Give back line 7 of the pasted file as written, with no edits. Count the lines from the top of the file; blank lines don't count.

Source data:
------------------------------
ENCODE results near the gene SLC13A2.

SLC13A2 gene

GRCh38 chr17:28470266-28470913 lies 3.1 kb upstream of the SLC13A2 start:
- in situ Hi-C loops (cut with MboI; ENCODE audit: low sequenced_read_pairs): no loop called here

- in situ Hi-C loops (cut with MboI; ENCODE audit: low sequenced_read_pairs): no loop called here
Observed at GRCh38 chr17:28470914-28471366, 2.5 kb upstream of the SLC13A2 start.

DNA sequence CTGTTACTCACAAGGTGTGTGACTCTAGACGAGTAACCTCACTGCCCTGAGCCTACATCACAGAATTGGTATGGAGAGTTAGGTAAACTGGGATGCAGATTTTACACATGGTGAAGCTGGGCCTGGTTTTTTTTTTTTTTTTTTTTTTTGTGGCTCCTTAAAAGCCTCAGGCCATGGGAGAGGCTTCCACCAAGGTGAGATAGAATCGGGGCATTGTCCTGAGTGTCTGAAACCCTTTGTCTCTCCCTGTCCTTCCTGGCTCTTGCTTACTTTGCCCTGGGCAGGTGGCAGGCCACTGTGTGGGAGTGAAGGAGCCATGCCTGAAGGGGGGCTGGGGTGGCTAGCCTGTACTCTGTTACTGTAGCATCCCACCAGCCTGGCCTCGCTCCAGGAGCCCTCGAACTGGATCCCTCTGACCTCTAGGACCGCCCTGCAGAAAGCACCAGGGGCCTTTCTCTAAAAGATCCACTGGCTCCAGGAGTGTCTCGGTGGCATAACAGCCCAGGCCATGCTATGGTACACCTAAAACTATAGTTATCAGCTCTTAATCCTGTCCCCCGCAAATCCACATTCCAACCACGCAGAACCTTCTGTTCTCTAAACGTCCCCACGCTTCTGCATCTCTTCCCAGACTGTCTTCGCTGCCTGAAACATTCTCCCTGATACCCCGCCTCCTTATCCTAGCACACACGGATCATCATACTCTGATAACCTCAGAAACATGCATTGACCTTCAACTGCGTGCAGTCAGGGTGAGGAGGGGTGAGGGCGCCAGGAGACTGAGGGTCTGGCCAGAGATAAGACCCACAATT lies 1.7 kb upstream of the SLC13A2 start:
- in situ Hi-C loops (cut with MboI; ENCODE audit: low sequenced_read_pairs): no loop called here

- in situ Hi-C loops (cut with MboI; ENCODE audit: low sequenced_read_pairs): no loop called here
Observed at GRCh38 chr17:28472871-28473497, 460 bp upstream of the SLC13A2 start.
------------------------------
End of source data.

DNA sequence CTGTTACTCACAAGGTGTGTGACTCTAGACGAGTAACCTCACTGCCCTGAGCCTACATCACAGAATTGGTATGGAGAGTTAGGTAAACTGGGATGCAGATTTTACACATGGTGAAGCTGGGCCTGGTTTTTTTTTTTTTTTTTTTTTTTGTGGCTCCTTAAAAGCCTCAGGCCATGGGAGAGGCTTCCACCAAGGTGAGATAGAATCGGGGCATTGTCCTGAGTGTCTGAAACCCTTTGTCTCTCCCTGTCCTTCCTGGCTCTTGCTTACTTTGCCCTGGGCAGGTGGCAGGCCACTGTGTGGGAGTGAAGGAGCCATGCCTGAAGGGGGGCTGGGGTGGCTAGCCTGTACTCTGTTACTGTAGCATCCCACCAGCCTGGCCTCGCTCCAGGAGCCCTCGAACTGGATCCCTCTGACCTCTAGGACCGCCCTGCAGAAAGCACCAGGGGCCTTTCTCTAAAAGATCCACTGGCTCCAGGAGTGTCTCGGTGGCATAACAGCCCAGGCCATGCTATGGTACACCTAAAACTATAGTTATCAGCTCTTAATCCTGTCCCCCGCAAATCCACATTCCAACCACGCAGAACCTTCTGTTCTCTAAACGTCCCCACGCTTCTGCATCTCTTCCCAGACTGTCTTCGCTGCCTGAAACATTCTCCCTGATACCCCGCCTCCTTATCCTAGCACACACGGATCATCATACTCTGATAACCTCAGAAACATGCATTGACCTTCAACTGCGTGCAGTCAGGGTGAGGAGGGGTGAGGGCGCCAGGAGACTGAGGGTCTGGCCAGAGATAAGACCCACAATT lies 1.7 kb upstream of the SLC13A2 start: